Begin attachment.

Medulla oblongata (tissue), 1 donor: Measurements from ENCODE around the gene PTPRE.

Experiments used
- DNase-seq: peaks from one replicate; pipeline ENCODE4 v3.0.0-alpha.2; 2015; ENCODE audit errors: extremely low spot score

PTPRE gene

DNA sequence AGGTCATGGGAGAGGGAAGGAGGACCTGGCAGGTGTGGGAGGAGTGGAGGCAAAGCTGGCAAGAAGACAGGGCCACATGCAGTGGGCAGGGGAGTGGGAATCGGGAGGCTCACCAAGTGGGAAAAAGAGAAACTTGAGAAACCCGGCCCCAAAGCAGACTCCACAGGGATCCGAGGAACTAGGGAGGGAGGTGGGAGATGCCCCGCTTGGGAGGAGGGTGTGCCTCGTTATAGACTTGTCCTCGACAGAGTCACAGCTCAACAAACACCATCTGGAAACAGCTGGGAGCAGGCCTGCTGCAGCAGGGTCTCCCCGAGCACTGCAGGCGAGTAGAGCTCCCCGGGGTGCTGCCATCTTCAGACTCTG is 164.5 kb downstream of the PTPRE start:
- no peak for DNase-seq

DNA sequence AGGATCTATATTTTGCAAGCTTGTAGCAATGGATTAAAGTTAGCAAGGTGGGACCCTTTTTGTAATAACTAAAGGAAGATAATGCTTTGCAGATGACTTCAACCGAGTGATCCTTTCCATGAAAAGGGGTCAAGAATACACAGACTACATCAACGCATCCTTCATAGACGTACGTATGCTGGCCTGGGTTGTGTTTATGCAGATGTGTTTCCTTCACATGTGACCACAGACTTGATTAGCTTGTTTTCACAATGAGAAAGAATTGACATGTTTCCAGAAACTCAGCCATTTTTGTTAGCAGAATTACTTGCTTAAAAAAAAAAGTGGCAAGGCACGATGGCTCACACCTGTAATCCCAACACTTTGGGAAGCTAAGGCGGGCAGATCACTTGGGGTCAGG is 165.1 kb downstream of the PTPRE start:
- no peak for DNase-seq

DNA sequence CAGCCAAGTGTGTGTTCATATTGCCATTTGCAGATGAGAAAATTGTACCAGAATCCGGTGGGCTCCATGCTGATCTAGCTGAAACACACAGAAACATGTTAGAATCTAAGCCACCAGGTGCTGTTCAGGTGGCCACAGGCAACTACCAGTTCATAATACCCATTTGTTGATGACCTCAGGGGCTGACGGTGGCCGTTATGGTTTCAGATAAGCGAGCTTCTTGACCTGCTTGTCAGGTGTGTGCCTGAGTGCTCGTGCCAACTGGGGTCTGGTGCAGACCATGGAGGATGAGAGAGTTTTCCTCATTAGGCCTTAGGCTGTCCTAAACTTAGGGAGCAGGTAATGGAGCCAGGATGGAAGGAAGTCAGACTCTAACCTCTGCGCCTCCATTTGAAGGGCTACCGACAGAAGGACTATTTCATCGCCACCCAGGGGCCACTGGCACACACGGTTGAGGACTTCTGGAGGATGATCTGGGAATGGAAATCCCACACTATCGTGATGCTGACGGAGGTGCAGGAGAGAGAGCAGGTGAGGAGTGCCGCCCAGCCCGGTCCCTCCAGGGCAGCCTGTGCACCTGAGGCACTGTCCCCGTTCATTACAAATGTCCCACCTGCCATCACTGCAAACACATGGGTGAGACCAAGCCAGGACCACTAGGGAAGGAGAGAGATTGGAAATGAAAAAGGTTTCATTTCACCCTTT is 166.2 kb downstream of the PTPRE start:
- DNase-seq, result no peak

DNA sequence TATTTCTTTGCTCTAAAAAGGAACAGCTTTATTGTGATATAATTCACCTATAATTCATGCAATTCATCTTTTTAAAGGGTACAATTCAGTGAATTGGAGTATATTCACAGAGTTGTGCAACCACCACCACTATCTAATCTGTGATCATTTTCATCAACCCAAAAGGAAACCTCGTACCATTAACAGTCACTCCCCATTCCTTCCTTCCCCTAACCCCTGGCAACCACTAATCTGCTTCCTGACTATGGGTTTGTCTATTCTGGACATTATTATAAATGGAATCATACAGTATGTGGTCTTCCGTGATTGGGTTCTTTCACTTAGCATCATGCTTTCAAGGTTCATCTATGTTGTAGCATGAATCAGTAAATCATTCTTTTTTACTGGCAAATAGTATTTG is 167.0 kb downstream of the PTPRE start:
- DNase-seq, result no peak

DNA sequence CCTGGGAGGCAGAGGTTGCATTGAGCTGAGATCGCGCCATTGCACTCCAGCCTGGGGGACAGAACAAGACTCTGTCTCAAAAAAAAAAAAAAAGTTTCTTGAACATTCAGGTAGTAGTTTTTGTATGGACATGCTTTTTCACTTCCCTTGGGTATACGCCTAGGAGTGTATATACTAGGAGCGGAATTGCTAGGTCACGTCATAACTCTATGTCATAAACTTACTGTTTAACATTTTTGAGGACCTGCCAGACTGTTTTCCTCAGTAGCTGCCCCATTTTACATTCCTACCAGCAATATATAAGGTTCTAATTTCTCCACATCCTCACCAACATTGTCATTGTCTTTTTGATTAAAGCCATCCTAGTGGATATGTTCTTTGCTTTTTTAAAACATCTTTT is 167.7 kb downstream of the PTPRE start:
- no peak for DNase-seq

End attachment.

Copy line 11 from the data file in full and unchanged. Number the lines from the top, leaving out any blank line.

DNA sequence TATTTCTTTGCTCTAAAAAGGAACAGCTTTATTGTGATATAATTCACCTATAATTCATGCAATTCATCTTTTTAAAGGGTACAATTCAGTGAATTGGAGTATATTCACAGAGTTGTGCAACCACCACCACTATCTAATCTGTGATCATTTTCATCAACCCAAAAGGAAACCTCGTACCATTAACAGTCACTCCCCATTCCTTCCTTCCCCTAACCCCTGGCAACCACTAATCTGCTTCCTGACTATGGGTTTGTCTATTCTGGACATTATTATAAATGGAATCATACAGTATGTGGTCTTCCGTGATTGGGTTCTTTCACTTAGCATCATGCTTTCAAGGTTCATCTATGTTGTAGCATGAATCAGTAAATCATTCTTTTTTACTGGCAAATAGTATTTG is 167.0 kb downstream of the PTPRE start: